At the start of our campaign for the 2013 city council, as we began to build our campaign platform, our team met with a publicist. The first question the publicist asked was, “ok, so who do you hate?” We were slightly baffled by the question, and promptly answered that we do not believe in the politics of hatred and did not dislike or hate anyone. The publicist looked perplexed and went on to the next question: “Who are you afraid of?” Again we answered that as we had proven in the 2008 election, we are not afraid of anyone. The talented publicist smiled politely, and said this approach was no way to run an election campaign as it is common practice to first define who you fear and then launch one’s own campaign of intimidation against your foes.
He confidently asserted that this was the way all successful electoral campaigns had been managed in the State of Israel for the past 20 years, capitalizing on the well known fact that the Israeli public is fragmented and contains many different groups that strongly dislike each other.
He went on to say that in Jerusalem it is even worse, as each group wakes up every morning hoping that the other groups will have just disappeared. Again, we smiled and said that we all love and are extremely connected to all of Jerusalem. The publicist started to smile, turned to our creative team and said, “so this is who you are, the folks who do, who implement, who get results on behalf of all the city’s residents.”
From that moment on our approach was seen as somewhat of an innovation in the Israeli political arena. Campaigning in Israel until that point had been driven by voters choosing camps and spreading fear about the other groups rather than simply presenting who they are, what they have done and what they plan to do.
In this year’s campaign for city council our biggest challenge as a list has been the changing of the deeply entrenched patterns of the Israeli voter, from voting by group or party to voting out of recognition of accomplishment. To create an electorate that is not influenced by hatred or fear but rather believes in the values of positive partnerships.
Since the creation of the State of Israel, each generation has had its own historical role and particular challenge. The first generation was comprised of our founding fathers whose task was to build the country and ensure its continued survival in the face of existential threat.
The second generation was charged with fighting wars and overcoming enemies seeking to exterminate the fledgling Jewish state – it was the generation of security through military victory.
The third generation built the Israeli economy – an economy that not only survives but thrives through the highs and lows of this volatile region.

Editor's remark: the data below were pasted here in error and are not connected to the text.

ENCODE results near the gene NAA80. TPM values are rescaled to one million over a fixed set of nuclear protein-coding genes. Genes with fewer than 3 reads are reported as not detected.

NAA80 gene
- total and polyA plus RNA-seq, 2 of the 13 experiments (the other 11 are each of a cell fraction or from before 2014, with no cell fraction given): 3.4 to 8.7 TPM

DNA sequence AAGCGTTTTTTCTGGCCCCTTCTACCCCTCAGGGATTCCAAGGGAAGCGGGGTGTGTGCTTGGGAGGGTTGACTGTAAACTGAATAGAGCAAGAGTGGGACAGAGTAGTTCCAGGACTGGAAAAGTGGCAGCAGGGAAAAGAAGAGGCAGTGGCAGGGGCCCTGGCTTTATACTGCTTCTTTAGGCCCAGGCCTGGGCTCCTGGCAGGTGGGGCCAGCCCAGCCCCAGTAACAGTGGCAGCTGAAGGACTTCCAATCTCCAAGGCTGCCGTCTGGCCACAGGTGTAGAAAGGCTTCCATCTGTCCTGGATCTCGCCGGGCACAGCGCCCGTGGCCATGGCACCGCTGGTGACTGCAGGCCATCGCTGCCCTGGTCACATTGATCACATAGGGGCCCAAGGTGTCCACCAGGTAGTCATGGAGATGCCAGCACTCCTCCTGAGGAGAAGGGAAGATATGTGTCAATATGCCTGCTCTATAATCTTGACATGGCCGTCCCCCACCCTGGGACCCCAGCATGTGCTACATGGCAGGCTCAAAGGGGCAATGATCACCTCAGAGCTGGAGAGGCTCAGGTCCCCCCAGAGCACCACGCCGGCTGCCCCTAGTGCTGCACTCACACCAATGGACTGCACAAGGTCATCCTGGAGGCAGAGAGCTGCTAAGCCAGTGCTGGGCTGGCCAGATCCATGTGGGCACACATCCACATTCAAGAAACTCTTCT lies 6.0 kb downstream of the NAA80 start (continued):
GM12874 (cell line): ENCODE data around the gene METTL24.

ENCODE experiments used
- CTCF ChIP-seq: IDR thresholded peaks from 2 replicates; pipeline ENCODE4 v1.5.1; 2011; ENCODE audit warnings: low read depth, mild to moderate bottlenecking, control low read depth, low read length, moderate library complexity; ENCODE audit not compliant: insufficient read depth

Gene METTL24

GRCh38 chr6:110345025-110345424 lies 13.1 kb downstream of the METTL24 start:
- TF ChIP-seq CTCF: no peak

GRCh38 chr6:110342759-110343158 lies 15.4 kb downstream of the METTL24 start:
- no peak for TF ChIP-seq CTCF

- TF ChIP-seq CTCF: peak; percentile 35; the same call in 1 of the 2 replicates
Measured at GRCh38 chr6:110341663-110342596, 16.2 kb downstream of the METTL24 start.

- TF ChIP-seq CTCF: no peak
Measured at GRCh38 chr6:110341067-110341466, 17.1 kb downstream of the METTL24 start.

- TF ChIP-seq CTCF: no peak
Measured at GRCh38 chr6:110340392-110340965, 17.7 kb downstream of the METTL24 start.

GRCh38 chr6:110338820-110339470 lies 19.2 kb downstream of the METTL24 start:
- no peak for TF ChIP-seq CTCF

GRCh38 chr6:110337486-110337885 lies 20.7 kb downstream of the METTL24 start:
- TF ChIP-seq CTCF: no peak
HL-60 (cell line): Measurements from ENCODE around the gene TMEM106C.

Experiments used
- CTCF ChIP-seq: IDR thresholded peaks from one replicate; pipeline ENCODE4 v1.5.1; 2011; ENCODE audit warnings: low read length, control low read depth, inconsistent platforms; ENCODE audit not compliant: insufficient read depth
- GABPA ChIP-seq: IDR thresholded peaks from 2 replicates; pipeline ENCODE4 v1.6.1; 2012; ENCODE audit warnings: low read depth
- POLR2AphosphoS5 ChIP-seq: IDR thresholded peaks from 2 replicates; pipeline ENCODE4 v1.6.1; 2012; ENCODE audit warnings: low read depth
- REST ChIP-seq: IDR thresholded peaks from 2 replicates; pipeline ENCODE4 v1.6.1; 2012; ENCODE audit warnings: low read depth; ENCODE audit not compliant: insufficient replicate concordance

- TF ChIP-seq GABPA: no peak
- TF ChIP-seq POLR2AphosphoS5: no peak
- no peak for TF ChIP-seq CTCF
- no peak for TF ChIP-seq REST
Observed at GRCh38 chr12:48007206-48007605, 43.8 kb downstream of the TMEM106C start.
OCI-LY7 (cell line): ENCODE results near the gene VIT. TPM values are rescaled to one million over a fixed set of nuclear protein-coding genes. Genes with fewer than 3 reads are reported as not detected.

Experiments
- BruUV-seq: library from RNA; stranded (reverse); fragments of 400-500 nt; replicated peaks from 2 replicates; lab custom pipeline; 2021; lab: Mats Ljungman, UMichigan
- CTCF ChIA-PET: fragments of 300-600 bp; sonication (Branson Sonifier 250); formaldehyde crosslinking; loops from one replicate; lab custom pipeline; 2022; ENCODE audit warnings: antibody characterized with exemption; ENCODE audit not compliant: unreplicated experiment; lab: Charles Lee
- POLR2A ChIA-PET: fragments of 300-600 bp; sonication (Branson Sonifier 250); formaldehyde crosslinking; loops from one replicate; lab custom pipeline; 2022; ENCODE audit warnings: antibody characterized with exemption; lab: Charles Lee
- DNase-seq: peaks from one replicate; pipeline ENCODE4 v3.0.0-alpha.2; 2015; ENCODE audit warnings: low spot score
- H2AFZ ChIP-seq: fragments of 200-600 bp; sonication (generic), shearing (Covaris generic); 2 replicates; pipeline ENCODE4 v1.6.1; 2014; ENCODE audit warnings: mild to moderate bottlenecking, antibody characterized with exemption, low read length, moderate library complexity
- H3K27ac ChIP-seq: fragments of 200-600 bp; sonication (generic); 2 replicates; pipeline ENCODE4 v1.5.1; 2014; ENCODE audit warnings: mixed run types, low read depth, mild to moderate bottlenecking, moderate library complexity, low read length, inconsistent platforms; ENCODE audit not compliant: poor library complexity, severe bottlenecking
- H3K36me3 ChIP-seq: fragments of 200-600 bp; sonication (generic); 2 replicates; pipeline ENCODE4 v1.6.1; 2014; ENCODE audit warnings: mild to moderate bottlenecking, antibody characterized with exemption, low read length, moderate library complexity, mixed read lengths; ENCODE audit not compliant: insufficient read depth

What is the task of our generation, the fourth generation? Our task it to create a societal structure based on real values and character that engages in the true meaning of being a citizen of the Jewish state.
In my opinion, the 2011 summer social protests were precisely that; the Israeli public shouting from the rooftops that as a country we need to tackle our identity and decide who we are and what we want our country to look like. The social protests ignited the conversation and our generation is tasked with continuing the unfinished business of crystallizing and actualizing 21st-century Jewish-Israeli identity.
The upcoming elections for Jerusalem city council present us with the unique opportunity to express the substance of our generation’s task. Across the country new blocs and electoral lists have sprouted up expressing precisely these desires – to seek out mutually beneficial partnerships; to organize and consolidate areas of concern and action in order to build a better future for our cities and our communities.
The best-case scenario for our future is a politics based on a shared concern for the city and all of its inhabitants, grounded in action and accomplishment – precisely the opposite of the politics which have been the norm in Israel; the politics that relies on fear, sectorial issues winning at the expense of others – the task of this generation is to defeat the politics of the zero-sum game.
Gaderatayim in Gadera aims to unify natives and newcomers, secular and traditional; an approach that strengthens all sectors of Gadera’s society by strengthening neighborhoods and schools and communities for all the city’s residents.
Ashdodim is a group of young, second-generation residents of Ashdod who are religious and secular, old and young – all working on the politics of hope.
I am proud to head the Yerushalmim list, which has brought together residents from across the secular and religious spectrum. Our mission is to make this city better; we want to partner with others in finding ways to inspire, empower and serve all of Jerusalem’s residents, and not just those who vote for us or have the stronger voices.
This is what sets us, and the Ashdodim and Gaderatayim and the other similar lists across the country, apart. We do not focus on what others did not do, but on what we managed to accomplish, the principles we stand for and are willing to stand by at any cost.
In my experience, the potential for improving our city is significant and the decisions made at the city council are critical in this noble endeavor. The time has come for our leaders to be real leaders and serve their residents in an honest and efficient way.
Yerushalmim, Gederatayim, Ashdodim...
all Israelis. The time for action is now, together let’s start the work of our generation, let us be an example for the rest of the country and declare with our vote that the days of zero-sum politics are over.
We have a lofty task ahead, we are defining our identity and showing that we vote for hope over fear and action over empty rhetoric.
On October 22, whoever you choose to vote for, make your vote a positive one.
The author is head of the Yerushalmim list.
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